With the virus depressing travel, spending, and corporate investment and forcing the cancellation of sports leagues, business conferences, music performances, and Broadway shows, economists increasingly expect the economy to shrink for at least one or two quarters. A six-month contraction would meet an informal definition of a recession.
Two weeks ago, in a surprise move, the Fed sought to offset the disease's drags on the economy by cutting its short-term rate by a half-percentage point — its first cut between policy meetings since the financial crisis. Its benchmark rate is now in a range of 1% to 1.25%. Some analysts have forecast that the Fed will reduce its rate by just one-half or three-quarters of a point on Wednesday, rather than by a full point.
But policymakers have largely accepted research that says once its benchmark rate approaches zero, it would produce a greater economic benefit to cut all the way to zero rather than just to a quarter- or half-point above. That's because it takes time for rate cuts to work their way through the economy. So if a recession threatens, quicker action is more effective.
Some of the attention Wednesday will likely be on what steps the Fed takes to further smooth the functioning of bond markets, a topic that can seem esoteric but that serves a fundamental role in the functioning of the economy. The rate on the 10-year Treasury influences a range of borrowing costs for businesses and consumers, including mortgage and credit card rates. If banks and investors can't seamlessly trade those securities, borrowing rates might rise throughout the economy.
“Even more important than the Fed's rate-cutting function is the market-calming function,” said David Wilcox, a senior fellow at the Peterson Institute for International Economics and former head of research at the Fed.
The central bank took a huge step in that direction Thursday, when it said it would provide $1.5 trillion of short-term loans to banks. The central bank will provide the cash to interested banks in return for Treasuries. The loans will be repaid after one or three months.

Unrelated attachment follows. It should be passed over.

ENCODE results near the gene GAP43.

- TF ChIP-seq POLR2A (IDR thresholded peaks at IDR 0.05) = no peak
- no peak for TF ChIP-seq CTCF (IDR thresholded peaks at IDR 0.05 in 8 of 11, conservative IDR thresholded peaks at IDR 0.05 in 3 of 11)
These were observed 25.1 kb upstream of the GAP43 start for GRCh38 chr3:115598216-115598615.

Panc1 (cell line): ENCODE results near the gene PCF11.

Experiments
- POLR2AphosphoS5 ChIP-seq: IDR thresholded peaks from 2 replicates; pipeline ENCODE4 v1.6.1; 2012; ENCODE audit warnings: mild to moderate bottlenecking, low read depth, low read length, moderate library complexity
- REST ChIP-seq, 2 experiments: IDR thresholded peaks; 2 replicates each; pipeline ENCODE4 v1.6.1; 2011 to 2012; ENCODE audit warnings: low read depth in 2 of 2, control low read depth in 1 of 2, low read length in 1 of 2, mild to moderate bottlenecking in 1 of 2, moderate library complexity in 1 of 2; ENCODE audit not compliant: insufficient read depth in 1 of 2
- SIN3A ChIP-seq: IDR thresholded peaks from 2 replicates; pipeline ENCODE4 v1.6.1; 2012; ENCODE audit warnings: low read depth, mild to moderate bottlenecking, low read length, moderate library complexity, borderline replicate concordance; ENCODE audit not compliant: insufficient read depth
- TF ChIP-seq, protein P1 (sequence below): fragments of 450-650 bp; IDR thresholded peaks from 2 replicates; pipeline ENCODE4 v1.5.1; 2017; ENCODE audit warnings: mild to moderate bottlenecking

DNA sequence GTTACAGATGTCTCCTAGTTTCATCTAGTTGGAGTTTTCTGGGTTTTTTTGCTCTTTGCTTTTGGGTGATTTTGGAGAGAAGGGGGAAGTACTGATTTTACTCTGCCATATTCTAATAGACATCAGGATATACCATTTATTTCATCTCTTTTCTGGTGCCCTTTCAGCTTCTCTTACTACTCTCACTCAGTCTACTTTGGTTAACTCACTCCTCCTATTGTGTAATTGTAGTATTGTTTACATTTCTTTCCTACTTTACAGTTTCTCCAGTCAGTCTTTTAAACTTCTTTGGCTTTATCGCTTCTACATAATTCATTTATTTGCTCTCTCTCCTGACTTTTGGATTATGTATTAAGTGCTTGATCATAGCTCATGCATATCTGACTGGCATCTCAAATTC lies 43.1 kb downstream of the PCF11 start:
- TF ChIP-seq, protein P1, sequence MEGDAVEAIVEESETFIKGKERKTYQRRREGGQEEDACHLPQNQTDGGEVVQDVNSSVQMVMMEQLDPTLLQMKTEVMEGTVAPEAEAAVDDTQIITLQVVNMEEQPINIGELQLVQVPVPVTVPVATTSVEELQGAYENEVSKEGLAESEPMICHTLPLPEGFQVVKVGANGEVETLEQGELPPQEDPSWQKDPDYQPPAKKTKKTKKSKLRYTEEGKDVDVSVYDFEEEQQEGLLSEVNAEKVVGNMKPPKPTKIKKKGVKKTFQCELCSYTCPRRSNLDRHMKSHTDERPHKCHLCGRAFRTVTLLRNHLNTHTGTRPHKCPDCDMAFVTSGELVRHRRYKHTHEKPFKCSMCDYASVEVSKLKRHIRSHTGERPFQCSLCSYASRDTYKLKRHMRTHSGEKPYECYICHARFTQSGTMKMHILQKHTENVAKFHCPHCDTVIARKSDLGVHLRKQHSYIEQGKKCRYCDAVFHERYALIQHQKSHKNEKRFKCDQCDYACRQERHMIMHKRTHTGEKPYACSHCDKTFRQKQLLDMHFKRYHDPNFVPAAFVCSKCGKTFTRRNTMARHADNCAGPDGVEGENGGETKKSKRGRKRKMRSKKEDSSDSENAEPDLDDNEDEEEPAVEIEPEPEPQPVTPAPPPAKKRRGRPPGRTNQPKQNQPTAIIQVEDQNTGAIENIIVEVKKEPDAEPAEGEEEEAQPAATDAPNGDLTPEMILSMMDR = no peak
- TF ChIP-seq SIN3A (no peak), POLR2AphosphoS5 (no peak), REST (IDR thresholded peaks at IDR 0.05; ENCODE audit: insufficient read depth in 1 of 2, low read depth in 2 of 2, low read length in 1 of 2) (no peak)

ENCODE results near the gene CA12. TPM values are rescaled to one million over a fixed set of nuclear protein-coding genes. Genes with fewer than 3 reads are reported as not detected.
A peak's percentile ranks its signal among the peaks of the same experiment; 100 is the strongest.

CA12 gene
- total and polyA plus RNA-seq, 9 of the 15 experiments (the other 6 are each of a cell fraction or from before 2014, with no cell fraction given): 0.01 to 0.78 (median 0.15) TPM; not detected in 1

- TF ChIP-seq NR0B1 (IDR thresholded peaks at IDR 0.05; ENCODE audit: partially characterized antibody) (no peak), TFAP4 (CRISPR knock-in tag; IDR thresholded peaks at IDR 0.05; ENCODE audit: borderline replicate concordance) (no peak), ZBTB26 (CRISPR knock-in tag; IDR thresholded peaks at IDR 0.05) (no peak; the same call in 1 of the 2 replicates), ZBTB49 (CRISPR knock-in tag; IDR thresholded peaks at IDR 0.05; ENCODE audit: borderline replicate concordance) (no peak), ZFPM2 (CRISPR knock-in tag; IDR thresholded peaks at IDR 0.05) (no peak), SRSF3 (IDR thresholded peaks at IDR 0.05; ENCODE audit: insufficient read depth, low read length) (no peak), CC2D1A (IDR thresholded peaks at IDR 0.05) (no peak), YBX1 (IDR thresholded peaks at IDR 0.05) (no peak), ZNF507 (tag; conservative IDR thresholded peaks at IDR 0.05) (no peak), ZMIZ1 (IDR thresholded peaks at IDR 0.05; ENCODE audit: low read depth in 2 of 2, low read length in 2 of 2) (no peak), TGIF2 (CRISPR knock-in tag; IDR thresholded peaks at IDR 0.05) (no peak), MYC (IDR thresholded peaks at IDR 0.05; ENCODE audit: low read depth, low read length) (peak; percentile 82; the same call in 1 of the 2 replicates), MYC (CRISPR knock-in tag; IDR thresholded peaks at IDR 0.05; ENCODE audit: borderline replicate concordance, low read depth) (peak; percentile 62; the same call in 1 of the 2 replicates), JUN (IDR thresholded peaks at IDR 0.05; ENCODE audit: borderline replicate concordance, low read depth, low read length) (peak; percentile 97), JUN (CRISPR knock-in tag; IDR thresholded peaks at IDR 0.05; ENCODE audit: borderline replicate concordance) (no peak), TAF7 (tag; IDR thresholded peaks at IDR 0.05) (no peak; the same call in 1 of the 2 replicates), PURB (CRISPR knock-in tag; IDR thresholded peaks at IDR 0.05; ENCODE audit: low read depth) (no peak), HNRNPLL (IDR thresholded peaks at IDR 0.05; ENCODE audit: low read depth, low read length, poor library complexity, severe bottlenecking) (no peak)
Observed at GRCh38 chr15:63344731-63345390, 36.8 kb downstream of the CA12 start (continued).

That program is a response to signs that the bond market has been disrupted in recent days as many traders and banks have sought to unload large sums of Treasurys but haven't found enough willing buyers. That logjam reduced bond prices and raised their yields — the opposite of what typically happens when the stock market plunges.
The Fed also said last week that it would broaden its $60 billion monthly Treasury purchase program, launched last fall, from just short-term bills to all maturities. The Fed is already reinvesting $20 billion from its holdings of mortgage-backed securities into Treasuries of all durations, thereby bringing its total purchases to $80 billion.
Those purchases would help relieve banks of the Treasuries they want to sell. Some analysts expect the Fed to extend those purchases past their current end-date of the second quarter and even vastly increase the size.
Guy LeBas, chief fixed income strategist for Janney Capital Management, said the Fed could boost its purchases to up to $1 trillion or more over the next year. The goal wouldn't be to directly stimulate the economy, as the Fed did with its bond purchases during and after the recession, LeBas said. Those purchases were known as “quantitative easing" or QE.
Rather, the idea would be to take more Treasuries off banks' balance sheets. That, in turn, would boost banks' cash reserves and enable them to lend more. Still, most economists would likely refer to the purchases as QE.
“Shifting hundreds of billions of dollars of assets quickly doesn't happen without central bank intervention,” LeBas said.
Another option would be to relaunch a program that lets banks use corporate bonds and other securities as collateral to borrow from the Fed.
On Wednesday, the Fed's policymakers will also update their forecasts for the economy and for interest rates. Economists at Pimco predict that the Fed's policymakers will collectively downgrade their estimate for growth this year from 2% to below 1.5%. That figure would be consistent with an economic contraction in the first half of the year, followed by a sharp rebound, Pimco said.